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TEESDALE AND WEARDALE SEARCH AND MOUNTAIN RESCUE TEAM
 
BACKGROUND
 
Latest Incident:
22/08/14
Team assisted North East Ambulance Service with evacuation of casualty with serious injuries over difficult terrain in the Grassholme Reservior area. ...
More details



 

'They were wet cold and hopelessly lost. In the fading light and driving rain one man could just make out the fearful, pained expression in his brother-in-laws face. In the total blackness, gale force winds and near arctic temperatures, they tried to take bearings but gentle becks had become loud, raging torrents. They seemed to be trapped. At 10pm a weak signal appeared on the mobile phone; a chance to get help; a call to home, just a bit of information but the signal was lost. At the Rescue Centre in Barnard Castle, Team Leader and Police worked urgently to try and piece together the position of the men. Soon after midnight twenty volunteers and their search dog Meg, were beginning to search, moving westwards on both sides of the Tees and the Pennine Way from Cronkley. Seven hours later team members were wading through the treacherous waters of Swarfbeck, trying to keep sight of Meg's black and white marking as she lead the team to the missing men. Everyone huddled together in a large survival tent as the men were treated for hypothermia and a Sea King helicopter was summoned from RAF Boulmer.'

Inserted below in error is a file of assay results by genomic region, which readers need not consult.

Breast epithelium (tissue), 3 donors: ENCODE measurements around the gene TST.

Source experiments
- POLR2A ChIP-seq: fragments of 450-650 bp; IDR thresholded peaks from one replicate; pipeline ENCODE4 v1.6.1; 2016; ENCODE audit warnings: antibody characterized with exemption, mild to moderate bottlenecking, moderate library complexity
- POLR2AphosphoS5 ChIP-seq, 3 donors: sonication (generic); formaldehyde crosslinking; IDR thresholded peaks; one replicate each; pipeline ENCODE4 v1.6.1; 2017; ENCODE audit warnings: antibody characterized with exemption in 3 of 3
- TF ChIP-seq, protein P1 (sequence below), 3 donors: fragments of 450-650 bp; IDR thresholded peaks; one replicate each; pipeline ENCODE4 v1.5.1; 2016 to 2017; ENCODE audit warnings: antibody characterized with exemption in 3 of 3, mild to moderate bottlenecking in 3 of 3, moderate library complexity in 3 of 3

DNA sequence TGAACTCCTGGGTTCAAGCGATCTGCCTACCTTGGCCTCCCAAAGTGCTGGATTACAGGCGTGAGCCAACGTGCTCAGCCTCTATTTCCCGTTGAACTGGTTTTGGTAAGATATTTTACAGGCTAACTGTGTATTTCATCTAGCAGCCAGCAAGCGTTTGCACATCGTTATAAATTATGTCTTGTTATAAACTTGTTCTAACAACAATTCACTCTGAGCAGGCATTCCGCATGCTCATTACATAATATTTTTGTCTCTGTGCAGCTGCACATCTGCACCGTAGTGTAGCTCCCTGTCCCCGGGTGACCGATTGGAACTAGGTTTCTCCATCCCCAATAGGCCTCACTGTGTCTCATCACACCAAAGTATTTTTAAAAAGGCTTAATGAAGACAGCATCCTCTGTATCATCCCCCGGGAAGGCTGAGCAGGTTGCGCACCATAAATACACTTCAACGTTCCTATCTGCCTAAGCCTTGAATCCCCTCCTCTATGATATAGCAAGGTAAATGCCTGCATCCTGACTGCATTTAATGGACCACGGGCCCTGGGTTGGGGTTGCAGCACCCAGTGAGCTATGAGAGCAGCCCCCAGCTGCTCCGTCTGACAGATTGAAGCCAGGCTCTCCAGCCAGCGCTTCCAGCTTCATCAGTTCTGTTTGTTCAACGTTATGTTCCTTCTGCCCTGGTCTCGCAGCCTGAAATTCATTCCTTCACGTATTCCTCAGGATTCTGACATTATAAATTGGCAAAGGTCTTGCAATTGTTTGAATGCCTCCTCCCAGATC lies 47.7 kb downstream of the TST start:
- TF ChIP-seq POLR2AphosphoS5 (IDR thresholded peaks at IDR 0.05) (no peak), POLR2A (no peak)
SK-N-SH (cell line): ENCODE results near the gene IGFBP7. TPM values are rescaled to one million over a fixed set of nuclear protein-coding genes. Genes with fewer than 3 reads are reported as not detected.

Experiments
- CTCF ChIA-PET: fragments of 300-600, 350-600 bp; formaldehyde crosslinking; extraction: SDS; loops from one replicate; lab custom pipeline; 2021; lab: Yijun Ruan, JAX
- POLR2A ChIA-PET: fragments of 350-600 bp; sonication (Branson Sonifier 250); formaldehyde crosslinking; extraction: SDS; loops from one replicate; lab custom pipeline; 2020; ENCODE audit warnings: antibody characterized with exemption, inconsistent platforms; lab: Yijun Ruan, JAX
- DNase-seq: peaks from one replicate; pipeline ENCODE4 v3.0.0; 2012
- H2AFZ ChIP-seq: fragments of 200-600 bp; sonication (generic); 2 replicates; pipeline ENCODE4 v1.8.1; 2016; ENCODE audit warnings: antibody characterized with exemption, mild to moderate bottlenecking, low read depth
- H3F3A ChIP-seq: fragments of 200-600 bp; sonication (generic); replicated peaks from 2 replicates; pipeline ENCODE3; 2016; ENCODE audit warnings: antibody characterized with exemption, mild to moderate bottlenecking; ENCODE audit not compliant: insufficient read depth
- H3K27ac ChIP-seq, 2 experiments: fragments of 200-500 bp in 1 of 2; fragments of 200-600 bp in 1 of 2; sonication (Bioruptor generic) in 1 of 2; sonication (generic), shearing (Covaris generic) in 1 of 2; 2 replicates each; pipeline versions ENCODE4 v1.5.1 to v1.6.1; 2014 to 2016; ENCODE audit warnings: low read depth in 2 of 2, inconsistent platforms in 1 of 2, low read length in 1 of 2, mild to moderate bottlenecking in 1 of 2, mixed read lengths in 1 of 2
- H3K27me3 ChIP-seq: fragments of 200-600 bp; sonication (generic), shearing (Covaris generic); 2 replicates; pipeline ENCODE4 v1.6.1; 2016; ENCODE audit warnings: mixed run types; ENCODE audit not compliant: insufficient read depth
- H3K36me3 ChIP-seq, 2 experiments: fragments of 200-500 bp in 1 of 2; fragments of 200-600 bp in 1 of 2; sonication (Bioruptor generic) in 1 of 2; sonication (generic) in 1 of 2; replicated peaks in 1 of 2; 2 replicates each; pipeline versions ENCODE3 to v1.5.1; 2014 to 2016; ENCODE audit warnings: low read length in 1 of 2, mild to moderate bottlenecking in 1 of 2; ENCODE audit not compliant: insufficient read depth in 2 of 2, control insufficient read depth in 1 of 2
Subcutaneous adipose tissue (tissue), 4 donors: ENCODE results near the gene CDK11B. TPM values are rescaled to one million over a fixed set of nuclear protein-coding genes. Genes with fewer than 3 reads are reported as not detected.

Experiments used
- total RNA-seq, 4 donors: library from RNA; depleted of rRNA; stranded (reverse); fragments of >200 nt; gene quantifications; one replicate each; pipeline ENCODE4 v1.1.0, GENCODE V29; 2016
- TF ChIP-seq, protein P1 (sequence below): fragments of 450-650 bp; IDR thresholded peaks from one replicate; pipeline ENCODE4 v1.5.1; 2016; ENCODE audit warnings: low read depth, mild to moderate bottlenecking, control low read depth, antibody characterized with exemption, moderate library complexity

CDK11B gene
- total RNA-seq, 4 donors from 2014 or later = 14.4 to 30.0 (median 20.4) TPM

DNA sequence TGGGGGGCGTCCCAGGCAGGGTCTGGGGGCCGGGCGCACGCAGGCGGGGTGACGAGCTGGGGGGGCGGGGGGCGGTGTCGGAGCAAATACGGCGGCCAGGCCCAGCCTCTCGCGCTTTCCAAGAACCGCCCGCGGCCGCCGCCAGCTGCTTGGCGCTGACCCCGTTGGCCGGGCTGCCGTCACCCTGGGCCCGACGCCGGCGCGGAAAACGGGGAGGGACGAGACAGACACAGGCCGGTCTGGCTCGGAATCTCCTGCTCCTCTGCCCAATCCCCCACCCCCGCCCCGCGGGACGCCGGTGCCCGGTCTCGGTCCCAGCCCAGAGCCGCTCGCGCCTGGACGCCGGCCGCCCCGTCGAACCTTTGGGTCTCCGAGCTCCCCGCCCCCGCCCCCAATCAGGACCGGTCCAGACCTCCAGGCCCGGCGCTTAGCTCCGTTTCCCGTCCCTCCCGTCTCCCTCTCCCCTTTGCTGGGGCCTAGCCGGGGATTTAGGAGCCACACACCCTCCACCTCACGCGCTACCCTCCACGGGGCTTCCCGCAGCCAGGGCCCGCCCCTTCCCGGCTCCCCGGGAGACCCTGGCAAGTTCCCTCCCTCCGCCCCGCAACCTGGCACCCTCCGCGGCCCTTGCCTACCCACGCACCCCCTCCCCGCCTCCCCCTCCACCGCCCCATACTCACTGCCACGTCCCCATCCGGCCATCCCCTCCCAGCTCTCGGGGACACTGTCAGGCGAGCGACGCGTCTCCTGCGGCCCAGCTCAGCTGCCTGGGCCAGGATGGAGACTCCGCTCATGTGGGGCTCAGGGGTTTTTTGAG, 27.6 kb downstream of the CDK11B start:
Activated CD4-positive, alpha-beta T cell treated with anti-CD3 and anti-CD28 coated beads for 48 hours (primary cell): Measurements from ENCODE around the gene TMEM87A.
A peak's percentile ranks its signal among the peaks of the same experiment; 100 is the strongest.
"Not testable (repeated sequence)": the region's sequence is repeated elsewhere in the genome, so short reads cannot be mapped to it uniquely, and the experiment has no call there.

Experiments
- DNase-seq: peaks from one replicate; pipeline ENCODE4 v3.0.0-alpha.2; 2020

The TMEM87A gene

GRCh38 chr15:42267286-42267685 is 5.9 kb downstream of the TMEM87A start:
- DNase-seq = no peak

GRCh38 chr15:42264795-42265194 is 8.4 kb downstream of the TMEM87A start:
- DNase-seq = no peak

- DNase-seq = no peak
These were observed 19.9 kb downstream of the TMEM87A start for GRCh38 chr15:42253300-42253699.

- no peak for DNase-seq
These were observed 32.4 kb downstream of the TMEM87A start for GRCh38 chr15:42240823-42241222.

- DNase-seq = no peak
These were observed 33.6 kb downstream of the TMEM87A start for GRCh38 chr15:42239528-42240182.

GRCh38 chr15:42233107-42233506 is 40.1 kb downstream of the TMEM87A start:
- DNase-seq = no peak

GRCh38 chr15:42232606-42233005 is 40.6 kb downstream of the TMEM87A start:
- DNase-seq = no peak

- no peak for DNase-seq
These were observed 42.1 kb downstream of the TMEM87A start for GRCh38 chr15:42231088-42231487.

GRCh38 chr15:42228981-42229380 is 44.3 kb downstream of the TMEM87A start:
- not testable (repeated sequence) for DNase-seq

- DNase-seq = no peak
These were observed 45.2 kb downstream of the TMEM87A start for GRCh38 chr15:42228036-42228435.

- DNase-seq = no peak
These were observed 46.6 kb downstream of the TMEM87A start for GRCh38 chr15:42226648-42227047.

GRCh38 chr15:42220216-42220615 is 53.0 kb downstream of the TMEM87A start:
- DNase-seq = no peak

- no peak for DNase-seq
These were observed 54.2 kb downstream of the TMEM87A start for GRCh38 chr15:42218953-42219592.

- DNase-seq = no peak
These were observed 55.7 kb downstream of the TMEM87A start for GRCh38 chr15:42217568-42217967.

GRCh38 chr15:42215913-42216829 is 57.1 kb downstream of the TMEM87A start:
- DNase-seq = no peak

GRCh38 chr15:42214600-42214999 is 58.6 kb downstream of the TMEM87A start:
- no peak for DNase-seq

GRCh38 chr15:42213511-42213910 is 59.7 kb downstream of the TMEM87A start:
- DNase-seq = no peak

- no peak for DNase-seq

North pennine 
Search group on fell
The searchers that night had passed the spot where, in June 1968, a young man had slipped and drowned while crossing Maize Beck - that event that led to the formation of the search and rescue team. Now many years later, the team provides a highly skilled and efficient service to those lost or endangered in the Dales and team's skills in locating vulnerable and missing people are also frequently used by the police in areas away from the uplands. However it is in the harsh, demanding conditions of the North Pennines that the team holds its monthly training to hone and develop the teamwork necessary to provide this highly respected yet entirely voluntary service.

Team members also train on weekday evenings and the extent of skill and knowledge required of a team member has grown considerably over the years.

In addition to the core skills required to operate in such environments, Team members are trained in casualty care, crag rescue techniques, communications, search techniques, search management and searching rivers.

Many team members adopt specialist interests and go on to gain more advanced skills and knowledge in these areas.